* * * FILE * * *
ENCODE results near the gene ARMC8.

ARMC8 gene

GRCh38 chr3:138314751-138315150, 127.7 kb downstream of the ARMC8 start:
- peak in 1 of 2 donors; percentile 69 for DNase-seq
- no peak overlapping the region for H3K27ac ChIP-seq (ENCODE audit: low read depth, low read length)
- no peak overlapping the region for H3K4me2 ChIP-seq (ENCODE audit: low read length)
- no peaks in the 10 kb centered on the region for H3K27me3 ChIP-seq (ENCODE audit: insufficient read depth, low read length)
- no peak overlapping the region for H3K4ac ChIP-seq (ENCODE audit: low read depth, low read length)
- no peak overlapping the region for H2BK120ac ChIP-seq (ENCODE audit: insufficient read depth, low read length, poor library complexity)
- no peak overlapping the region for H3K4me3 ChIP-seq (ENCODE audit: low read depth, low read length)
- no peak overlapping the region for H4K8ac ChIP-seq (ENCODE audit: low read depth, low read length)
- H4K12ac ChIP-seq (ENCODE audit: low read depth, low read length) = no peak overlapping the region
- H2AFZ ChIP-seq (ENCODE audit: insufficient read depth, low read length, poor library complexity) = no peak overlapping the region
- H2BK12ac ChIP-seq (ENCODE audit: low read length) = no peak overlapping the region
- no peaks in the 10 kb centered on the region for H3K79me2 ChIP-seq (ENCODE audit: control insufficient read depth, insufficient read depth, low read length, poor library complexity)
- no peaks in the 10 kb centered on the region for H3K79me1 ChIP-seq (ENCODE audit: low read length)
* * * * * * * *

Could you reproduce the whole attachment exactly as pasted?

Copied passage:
ENCODE results near the gene ARMC8.

ARMC8 gene

GRCh38 chr3:138314751-138315150, 127.7 kb downstream of the ARMC8 start:
- peak in 1 of 2 donors; percentile 69 for DNase-seq
- no peak overlapping the region for H3K27ac ChIP-seq (ENCODE audit: low read depth, low read length)
- no peak overlapping the region for H3K4me2 ChIP-seq (ENCODE audit: low read length)
- no peaks in the 10 kb centered on the region for H3K27me3 ChIP-seq (ENCODE audit: insufficient read depth, low read length)
- no peak overlapping the region for H3K4ac ChIP-seq (ENCODE audit: low read depth, low read length)
- no peak overlapping the region for H2BK120ac ChIP-seq (ENCODE audit: insufficient read depth, low read length, poor library complexity)
- no peak overlapping the region for H3K4me3 ChIP-seq (ENCODE audit: low read depth, low read length)
- no peak overlapping the region for H4K8ac ChIP-seq (ENCODE audit: low read depth, low read length)
- H4K12ac ChIP-seq (ENCODE audit: low read depth, low read length) = no peak overlapping the region
- H2AFZ ChIP-seq (ENCODE audit: insufficient read depth, low read length, poor library complexity) = no peak overlapping the region
- H2BK12ac ChIP-seq (ENCODE audit: low read length) = no peak overlapping the region
- no peaks in the 10 kb centered on the region for H3K79me2 ChIP-seq (ENCODE audit: control insufficient read depth, insufficient read depth, low read length, poor library complexity)
- no peaks in the 10 kb centered on the region for H3K79me1 ChIP-seq (ENCODE audit: low read length)